# Product of probability densities of the form x^{-t} exp (-ax)

I have two probability distributions $p(x) = N_1 x^{-\tau} \exp(-\frac{x}{x_0})$ and $p(y) = N_2 y^{-\kappa} \exp(-\frac{y}{y_0})$. $N_1$ and $N_2$ are just normalization constants and $x>0$, $y>0$, $x_0>0$, $y_0>0$, $\tau>0$, and $\kappa>0$. I want to know what is the distribution of x*y. I am not interested in the normalization constant.

I tried many things via characteristic functions or convolution, but could not find any analytic solution. I suspect there is no analytic solution, because of the nasty integral involved. Thus, I want to know if there is a clever approximation. For example, prove that the new distribution is again a power law for small x*y, and the exponential cut-off on the new distribution is $>x_0$ and $>y_0$. Empirically, I find if I take the product of multiple $x$, let's say $m$-times, with distribution $p(x)$ as above, the resulting distribution approaches a power law. Can this be proven for the limit $m\rightarrow \infty$?

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Shouldn't that be $x^{-\tau}e^{-x_0/x}$? The functions you've written down aren't actually integrable at small $x$. – userN Oct 18 '12 at 3:35

So your random variables $X$ and $Y$ have Gamma distributions with scale parameters $x_0$ and $y_0$ and shape parameters $1-\tau$ and $1-\kappa$ respectively (of course, you must assume $\tau < 1$ and $\kappa < 1$ for these to be well-defined). I presume you are also assuming $X$ and $Y$ are independent. Maple says the probability density function of $Z=XY$ is $$f_Z(z) = \frac{2}{\Gamma(\tau) \Gamma(\kappa)} {z}^{{\tau/2}+{\kappa/2}-1}{y_{{0}}}^{-{\tau/2}-{\kappa/2}}{x_{{0}}}^{-{\tau/2}-{\kappa/2}} {{\rm K}_{\kappa-\tau}\left({\frac {2 \sqrt {z}}{\sqrt {x_{{0}}y_{{0}}}}}\right)}$$ for $z > 0$, where $K_{\kappa-\tau}$ is a modified Bessel function of the second kind.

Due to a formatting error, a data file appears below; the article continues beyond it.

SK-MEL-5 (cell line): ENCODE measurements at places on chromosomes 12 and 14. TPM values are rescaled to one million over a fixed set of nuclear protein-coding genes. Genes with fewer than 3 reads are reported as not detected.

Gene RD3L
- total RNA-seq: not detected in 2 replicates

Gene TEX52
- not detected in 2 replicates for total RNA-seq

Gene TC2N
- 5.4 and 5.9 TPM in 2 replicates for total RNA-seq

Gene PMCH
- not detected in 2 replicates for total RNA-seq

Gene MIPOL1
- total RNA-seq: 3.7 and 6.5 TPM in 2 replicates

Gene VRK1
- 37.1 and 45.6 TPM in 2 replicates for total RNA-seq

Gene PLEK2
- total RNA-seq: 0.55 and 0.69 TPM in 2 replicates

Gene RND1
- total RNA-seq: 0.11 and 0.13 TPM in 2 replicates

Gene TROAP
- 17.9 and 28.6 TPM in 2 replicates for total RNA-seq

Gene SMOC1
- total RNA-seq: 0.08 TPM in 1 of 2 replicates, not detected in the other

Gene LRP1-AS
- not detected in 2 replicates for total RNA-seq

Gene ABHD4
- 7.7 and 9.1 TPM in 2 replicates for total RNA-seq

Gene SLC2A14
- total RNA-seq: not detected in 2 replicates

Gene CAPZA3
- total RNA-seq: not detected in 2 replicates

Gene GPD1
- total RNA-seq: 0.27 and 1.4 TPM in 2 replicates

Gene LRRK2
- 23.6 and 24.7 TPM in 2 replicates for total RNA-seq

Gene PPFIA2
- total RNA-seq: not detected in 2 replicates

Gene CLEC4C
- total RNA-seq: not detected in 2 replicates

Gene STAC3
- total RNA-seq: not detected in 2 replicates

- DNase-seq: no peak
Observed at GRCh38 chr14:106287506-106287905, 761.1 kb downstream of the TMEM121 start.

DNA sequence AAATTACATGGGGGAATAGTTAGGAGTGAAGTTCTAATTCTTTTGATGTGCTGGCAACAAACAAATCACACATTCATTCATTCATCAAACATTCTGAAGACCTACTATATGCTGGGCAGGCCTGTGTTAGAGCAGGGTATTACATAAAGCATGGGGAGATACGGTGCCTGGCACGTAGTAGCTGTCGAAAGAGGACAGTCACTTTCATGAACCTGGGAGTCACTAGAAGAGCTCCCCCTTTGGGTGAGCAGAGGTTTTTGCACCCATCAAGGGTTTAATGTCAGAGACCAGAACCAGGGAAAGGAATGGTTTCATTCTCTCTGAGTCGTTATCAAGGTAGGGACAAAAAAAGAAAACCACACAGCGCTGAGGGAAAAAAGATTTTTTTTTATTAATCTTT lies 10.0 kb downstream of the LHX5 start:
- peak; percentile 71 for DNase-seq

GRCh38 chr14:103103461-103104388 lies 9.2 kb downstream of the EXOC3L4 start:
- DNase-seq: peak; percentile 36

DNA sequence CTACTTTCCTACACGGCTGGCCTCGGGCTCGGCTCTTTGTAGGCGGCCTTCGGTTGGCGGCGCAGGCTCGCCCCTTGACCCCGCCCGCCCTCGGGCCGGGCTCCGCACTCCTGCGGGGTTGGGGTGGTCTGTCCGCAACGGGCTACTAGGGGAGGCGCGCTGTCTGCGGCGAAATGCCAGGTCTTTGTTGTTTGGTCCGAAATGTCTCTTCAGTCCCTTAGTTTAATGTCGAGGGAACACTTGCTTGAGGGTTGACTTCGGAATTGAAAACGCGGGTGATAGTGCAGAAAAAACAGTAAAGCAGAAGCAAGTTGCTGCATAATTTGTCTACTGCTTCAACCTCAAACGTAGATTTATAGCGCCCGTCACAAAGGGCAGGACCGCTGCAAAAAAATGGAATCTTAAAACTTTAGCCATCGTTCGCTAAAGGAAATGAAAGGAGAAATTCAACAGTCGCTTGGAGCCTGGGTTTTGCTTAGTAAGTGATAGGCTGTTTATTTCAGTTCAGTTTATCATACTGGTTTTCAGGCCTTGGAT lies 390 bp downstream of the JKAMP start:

For example, series expansion around $0$: for non-integer $\nu$, $$K_\nu(x) = \sum _{k=0}^{\infty }{\frac {{2}^{\nu-2\,k-1}\pi \,{x}^{-\nu+2\,k}} { \left( k-\nu \right) !\,k!\,\sin \left( \pi \,\nu \right) }}-{ \frac {{2}^{-\nu-2\,k-1}\pi \,{x}^{\nu+2\,k}}{ \left( \nu+k \right) !\,k !\,\sin \left( \pi \,\nu \right) }}$$ See also wolframalpha.com/input/?i=BesselK[nu%2Cx] – Robert Israel Oct 18 '12 at 2:40